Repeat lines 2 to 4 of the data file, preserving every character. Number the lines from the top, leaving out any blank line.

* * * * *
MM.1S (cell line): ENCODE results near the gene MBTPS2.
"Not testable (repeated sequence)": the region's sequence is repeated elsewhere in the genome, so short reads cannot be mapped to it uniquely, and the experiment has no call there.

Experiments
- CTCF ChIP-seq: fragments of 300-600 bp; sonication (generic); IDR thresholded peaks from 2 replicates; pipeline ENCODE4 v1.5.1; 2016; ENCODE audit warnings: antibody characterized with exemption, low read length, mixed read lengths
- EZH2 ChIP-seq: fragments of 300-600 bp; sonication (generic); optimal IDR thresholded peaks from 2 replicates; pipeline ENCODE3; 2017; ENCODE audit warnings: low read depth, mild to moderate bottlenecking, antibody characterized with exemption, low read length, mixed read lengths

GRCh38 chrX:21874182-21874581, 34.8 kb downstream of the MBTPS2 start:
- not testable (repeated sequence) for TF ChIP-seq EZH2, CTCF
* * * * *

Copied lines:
"Not testable (repeated sequence)": the region's sequence is repeated elsewhere in the genome, so short reads cannot be mapped to it uniquely, and the experiment has no call there.

Experiments
- CTCF ChIP-seq: fragments of 300-600 bp; sonication (generic); IDR thresholded peaks from 2 replicates; pipeline ENCODE4 v1.5.1; 2016; ENCODE audit warnings: antibody characterized with exemption, low read length, mixed read lengths